Again, the passing game was the problem in 2012. The ground game had loads of potential, and if Malzahn can figure out ways to maneuver through passing downs without complete disasters, the run can get even better. Chris A. Brown also told me that all indications are for Johnathan Ford to become a McCalebb-style back, "running the sweeps and catching screens out of the backfield."
If Ford is able to make an immediate contribution -- never a given for a true freshman -- then that would give Auburn as strong a backfield as you'll find in the SEC, at least outside of Tuscaloosa and Athens. Mason, Artis-Payne, Ford, the winner of the QB derby, and perhaps Corey Grant will give Auburn depth and high-end potential. All the Tigers need is general competence in the passing game, but there's no guarantee they'll get it.
|Quan Bray||SLOT||5'10, 183||Jr.||**** (5.8)||19||14||94||73.7%||4.9||8.0%||52.6%||5.1||12.0|
|Sammie Coates||WR-X||6'2, 201||So.||*** (5.7)||18||6||114||33.3%||6.3||7.6%||66.7%||6.5||14.5|
|Trovon Reed||WR-F||6'0, 190||Jr.||**** (6.0)||16||9||122||56.3%||7.6||6.7%||31.3%||12.4||15.6|
|C.J. Uzomah||TE||6'4, 253||Jr.||*** (5.7)||11||7||136||63.6%||12.4||4.6%||63.6%||12.0||17.3|
|Tre Mason||RB||5'10, 196||Jr.||**** (5.8)||10||7||86||70.0%||8.6||4.2%||80.0%||6.5||11.0|
|Jay Prosch||HB||6'0, 247||Sr.||** (5.2)||6||5||19||83.3%||3.2||2.5%||50.0%||2.8||2.4|
|Ricardo Louis||WR-F||6'2, 217||So.||**** (5.8)||4||3||36||75.0%||9.0||1.7%||50.0%||9.7||4.6|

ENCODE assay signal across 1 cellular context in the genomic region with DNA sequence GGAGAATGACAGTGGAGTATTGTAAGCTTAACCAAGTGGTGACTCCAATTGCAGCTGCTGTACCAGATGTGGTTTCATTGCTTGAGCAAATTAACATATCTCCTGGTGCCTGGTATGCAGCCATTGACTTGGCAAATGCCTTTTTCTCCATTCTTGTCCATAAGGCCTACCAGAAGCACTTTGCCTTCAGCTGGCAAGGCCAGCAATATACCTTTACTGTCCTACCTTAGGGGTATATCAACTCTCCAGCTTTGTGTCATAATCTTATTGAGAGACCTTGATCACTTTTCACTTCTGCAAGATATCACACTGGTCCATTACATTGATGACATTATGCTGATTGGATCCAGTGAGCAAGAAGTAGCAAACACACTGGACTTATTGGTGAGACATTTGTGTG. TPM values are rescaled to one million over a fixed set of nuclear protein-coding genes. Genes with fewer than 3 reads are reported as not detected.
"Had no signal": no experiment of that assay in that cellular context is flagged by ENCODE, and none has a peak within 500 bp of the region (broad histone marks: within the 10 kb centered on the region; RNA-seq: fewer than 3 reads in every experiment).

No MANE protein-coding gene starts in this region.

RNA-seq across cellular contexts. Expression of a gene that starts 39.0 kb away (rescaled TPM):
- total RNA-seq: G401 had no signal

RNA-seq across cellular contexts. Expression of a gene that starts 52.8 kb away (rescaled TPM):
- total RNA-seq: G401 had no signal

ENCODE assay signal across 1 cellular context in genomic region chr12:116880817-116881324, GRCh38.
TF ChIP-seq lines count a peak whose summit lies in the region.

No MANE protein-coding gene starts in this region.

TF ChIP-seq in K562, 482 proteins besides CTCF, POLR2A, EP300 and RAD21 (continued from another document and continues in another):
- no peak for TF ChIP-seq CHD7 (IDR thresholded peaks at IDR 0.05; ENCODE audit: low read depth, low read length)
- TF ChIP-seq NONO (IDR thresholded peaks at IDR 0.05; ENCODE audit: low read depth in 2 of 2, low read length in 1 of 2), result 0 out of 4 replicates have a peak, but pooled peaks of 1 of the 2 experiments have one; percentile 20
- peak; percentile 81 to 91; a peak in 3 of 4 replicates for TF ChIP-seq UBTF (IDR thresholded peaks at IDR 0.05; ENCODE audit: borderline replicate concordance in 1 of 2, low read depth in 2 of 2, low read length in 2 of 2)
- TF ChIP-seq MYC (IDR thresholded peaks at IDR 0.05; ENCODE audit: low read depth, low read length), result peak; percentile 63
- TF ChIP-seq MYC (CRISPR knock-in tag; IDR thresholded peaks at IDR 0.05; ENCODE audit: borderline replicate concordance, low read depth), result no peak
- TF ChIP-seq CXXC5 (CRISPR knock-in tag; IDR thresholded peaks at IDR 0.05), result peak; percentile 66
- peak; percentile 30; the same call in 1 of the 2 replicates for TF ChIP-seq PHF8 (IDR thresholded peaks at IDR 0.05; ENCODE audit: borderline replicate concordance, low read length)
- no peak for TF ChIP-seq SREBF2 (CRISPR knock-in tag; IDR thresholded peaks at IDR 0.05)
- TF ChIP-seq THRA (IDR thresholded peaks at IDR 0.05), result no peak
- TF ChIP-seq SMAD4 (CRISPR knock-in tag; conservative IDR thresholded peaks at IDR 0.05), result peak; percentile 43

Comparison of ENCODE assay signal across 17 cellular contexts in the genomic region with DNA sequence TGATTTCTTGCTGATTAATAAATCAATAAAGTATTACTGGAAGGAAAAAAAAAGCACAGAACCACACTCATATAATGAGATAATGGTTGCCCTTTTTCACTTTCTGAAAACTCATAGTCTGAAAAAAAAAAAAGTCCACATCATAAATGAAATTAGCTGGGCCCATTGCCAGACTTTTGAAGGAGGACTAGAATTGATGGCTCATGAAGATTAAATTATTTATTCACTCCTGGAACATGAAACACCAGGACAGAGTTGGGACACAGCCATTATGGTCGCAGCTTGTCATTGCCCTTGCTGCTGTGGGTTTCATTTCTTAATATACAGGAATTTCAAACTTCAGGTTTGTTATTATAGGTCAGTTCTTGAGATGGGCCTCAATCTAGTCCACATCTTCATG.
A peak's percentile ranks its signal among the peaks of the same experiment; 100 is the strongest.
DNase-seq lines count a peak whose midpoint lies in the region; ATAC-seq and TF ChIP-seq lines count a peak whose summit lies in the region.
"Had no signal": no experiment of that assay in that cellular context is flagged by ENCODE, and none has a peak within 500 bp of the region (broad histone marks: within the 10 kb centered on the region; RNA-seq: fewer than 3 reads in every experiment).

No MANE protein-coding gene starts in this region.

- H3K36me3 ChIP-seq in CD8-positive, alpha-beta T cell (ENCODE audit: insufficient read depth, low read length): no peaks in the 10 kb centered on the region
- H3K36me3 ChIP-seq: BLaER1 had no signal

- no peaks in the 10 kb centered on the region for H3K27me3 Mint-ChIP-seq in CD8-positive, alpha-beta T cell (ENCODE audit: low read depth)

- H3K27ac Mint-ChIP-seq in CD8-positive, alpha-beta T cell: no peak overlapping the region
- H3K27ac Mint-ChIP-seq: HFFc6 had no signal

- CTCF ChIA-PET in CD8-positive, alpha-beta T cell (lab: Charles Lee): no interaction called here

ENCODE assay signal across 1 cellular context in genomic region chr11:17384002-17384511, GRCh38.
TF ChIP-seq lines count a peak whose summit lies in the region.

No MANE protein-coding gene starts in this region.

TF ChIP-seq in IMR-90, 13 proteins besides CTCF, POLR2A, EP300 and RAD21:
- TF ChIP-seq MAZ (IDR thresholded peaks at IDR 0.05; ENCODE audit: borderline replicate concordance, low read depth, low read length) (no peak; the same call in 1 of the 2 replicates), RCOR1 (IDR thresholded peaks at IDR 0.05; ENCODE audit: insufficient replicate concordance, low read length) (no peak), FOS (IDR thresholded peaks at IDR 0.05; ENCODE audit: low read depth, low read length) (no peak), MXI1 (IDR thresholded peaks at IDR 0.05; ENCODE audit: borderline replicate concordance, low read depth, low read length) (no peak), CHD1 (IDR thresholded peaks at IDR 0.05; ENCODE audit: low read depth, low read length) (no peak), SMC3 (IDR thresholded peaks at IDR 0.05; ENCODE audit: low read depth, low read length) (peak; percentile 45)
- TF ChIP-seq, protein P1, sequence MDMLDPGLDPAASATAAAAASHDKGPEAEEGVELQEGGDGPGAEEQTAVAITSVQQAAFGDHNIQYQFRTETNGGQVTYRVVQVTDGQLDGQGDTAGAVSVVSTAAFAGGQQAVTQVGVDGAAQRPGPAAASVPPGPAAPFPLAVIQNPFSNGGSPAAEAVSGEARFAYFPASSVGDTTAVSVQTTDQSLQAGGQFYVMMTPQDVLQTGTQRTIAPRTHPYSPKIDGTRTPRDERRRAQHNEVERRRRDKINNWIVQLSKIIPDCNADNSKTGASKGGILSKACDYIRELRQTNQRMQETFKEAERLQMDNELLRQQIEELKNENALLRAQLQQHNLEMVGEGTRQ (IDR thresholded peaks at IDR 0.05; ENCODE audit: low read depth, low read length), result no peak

|Ricky Parks||HB||6'4, 257||RSFr.||**** (5.8)|
|Melvin Ray||TE||6'3, 218||So.||**** (5.9)|
|Earnest Robinson||WR||6'3, 200||Fr.||**** (5.9)|
|Tony Stephens||WR||6'3, 175||Fr.||**** (5.9)|
|John Sullen||LG||24 career starts|
|Reese Dismukes||C||6'3, 290||Jr.||**** (5.9)||23 career starts|
|Chad Slade||RG||6'5, 308||Jr.||*** (5.5)||22 career starts|
|Greg Robinson||LT||6'5, 314||So.||**** (5.8)||11 career starts|
|Patrick Miller||RT||6'7, 283||So.||**** (5.8)||9 career starts|
|Avery Young||RT||6'6, 314||So.||**** (5.9)||3 career starts|
|Tunde Fariyike||C||6'2, 307||Jr.||** (5.3)||2 career starts|
|Christian Westerman||LG||1 career start|
|Shon Coleman||LT||6'6, 294||RSFr.||***** (6.1)|
|Alex Kozan||LG||6'4, 292||RSFr.||**** (5.8)|
|Jordan Diamond||RG||6'6, 314||RSFr.||**** (5.8)|
|Shane Callahan||OL||6'6, 290||RSFr.||**** (5.8)|
|Devonte Danzey||LG||6'4, 284||So.||*** (5.7)|
|Deon Mix||OL||6'4, 305||Fr.||**** (5.8)|
|Q1 Rk||72||1st Down Rk||76|
|Q2 Rk||55||2nd Down Rk||45|
|Q3 Rk||61||3rd Down Rk||42|
7. The defense wasn't the problem, but…
...it wasn't really a strength, either. While offensive coordinator Scot Loeffler was unable to find the right buttons to push on offense, defensive coordinator Brian VanGorder was at least able to hold the fort with a terribly inexperienced D. Auburn prevented big plays in the passing game and was at least above average on passing downs and in the red zone, but it was difficult to overcome general deficiencies in the run defense. Auburn couldn't make many plays in the backfield and couldn't force nearly enough passing downs overall.